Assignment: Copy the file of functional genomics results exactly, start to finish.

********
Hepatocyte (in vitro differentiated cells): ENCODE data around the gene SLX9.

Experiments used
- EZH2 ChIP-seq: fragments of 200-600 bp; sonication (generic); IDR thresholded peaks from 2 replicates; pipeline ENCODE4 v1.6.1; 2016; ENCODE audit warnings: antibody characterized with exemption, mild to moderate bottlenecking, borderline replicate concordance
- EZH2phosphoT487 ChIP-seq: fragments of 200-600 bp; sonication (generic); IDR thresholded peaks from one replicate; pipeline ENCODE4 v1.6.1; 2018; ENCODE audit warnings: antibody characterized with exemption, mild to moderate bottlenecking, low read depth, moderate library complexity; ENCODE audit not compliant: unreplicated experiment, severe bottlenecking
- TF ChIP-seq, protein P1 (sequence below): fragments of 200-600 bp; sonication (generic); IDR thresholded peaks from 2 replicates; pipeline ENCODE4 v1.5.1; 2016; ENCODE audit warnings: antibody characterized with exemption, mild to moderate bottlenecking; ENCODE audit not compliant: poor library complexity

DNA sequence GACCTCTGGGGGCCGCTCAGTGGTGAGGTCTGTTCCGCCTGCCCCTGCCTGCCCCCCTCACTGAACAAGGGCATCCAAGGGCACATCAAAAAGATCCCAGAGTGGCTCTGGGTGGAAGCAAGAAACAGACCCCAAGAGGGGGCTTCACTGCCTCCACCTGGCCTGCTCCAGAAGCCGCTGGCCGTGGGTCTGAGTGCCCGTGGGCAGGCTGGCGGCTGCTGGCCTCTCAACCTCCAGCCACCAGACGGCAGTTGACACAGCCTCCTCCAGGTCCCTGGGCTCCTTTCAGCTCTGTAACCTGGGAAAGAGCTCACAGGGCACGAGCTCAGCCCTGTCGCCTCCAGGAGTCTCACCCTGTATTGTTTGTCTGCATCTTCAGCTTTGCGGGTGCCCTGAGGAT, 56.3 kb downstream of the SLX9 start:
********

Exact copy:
Hepatocyte (in vitro differentiated cells): ENCODE data around the gene SLX9.

Experiments used
- EZH2 ChIP-seq: fragments of 200-600 bp; sonication (generic); IDR thresholded peaks from 2 replicates; pipeline ENCODE4 v1.6.1; 2016; ENCODE audit warnings: antibody characterized with exemption, mild to moderate bottlenecking, borderline replicate concordance
- EZH2phosphoT487 ChIP-seq: fragments of 200-600 bp; sonication (generic); IDR thresholded peaks from one replicate; pipeline ENCODE4 v1.6.1; 2018; ENCODE audit warnings: antibody characterized with exemption, mild to moderate bottlenecking, low read depth, moderate library complexity; ENCODE audit not compliant: unreplicated experiment, severe bottlenecking
- TF ChIP-seq, protein P1 (sequence below): fragments of 200-600 bp; sonication (generic); IDR thresholded peaks from 2 replicates; pipeline ENCODE4 v1.5.1; 2016; ENCODE audit warnings: antibody characterized with exemption, mild to moderate bottlenecking; ENCODE audit not compliant: poor library complexity

DNA sequence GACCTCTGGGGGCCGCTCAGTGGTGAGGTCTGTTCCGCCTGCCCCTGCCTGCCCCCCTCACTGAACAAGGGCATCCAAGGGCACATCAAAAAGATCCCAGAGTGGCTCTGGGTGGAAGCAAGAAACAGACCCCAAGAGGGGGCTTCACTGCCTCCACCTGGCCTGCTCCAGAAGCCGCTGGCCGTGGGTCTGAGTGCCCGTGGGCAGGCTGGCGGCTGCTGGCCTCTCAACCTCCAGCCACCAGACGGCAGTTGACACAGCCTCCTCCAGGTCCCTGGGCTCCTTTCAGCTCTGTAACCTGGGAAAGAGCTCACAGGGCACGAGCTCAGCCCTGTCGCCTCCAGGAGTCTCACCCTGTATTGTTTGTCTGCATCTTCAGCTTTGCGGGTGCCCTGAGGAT, 56.3 kb downstream of the SLX9 start: